Is the vision of political leaderships unified and concerted towards reform projects in Saudi Arabia?
Reformists were used to present proposals that include visions and reformative projects to officials and political leaderships to be discussed. I think that political systems vary in considering the importance and mechanisms of reform. The Saudi society contains different components, and still follows traditional approaches, and its political administration’s mechanisms differ from other societies. Moreover, it includes various political parties which naturally result in diverse viewpoints in the way of addressing problems, but that does not prevent them from reaching a common ground for reform.
Is there a project for Shiites in Saudi Arabia that separated from the common Saudi reform project or are they considered part of the Saudi society?
Shiite citizens are part of the Saudi society. As I mentioned before, there are seven Islamic sects and different regions in the Kingdom. King AbdulAziz was wise in ruling the state; he offered each sect and each region a kind of regional and religious freedom including the Eastern Province which contains Qatif and Alahssa, and, in returns, he demanded political allegiance.
This agreement was broken through the years because of various political developments. One power became the dominant and denied other existing entities which affected Saudi Shiites more than other groups of the society. Saudi Shiite citizens categorize their problem as a national one; which does not pertain a specific group. They encourage discarding discrimination and alienation and pursue promoting national unity through their writings, contributions as well as their political stands during the crises that the Kingdom went through. One of the most distinctive examples for the Shiite citizens’ role is the document that they presented it to the Crown Prince entitled “Partners in One Nation”. This document showed their problems and proposals for addressing them, stressed on the necessity of promoting national unity, and it was signed by 450 Shiite figures from different Saudi regions.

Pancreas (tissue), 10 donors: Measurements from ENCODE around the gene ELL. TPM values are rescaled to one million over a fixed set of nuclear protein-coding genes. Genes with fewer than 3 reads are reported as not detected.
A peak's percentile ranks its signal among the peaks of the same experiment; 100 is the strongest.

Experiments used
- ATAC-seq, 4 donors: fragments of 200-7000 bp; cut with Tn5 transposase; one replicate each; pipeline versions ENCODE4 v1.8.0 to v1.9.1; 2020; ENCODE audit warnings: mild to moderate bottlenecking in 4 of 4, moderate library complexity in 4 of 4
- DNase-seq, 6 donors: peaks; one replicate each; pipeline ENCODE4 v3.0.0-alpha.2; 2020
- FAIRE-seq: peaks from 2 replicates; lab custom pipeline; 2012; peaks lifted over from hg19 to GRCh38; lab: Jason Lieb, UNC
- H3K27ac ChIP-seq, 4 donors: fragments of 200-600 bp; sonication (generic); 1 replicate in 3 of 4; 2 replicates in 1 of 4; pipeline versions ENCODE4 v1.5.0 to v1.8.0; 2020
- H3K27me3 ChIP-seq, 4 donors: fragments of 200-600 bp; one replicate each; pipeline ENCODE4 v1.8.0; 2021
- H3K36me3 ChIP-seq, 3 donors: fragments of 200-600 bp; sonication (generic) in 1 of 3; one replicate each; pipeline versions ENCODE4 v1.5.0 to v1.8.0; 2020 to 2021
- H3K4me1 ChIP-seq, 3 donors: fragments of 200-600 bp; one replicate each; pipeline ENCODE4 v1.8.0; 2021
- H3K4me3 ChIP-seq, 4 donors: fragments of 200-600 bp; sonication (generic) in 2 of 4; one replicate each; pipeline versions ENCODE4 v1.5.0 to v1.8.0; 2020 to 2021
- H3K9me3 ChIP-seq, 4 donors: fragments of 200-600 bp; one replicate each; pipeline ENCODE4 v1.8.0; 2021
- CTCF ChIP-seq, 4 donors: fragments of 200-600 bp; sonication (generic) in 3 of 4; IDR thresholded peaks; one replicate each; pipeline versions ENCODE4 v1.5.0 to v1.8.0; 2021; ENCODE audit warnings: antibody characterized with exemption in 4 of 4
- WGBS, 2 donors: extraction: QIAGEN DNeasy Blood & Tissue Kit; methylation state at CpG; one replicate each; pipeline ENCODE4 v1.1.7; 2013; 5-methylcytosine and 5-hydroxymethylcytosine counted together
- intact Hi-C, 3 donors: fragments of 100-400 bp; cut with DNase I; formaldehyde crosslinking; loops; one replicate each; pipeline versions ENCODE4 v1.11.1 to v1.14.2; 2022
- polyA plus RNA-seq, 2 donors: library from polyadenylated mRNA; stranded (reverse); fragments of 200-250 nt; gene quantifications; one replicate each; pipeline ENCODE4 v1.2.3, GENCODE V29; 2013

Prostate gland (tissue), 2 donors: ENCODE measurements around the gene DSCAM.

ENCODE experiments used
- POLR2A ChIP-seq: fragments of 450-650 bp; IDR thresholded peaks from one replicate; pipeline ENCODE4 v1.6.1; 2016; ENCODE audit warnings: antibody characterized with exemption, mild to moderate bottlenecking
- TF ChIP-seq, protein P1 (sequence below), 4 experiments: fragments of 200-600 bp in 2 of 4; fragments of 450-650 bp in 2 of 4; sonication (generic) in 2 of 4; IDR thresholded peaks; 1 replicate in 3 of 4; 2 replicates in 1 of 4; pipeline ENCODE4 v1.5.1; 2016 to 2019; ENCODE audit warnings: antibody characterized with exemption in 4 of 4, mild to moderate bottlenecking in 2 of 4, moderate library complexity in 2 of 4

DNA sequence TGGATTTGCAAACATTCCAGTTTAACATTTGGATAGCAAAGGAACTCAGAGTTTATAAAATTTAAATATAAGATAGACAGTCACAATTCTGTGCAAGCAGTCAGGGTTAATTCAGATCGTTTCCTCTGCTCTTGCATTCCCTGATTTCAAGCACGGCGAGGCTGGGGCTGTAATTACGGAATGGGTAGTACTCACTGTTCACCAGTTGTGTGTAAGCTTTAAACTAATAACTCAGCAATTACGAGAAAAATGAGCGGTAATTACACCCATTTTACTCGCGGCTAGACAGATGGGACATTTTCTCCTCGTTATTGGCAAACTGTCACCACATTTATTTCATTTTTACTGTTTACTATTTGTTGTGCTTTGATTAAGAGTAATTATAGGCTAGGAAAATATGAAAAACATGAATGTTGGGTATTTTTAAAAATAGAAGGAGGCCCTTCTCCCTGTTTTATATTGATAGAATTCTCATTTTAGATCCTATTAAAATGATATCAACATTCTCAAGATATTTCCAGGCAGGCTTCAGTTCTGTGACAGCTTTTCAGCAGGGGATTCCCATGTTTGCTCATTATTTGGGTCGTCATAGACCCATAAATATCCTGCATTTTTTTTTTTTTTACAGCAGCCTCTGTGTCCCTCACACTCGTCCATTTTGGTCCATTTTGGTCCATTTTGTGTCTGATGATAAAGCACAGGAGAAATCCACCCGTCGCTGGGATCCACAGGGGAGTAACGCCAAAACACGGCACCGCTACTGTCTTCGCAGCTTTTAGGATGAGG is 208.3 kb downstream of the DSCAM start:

How did the Saudi society and the government deal with this document?
In this stage, the Shiite discourse is an open national discourse with different powers to address the problems that Shiites suffered for years. Therefore, there are many books and participations by Shiites in Saudi cultural forums through various media outlets to call for the necessity of openness as well as freedom of expression.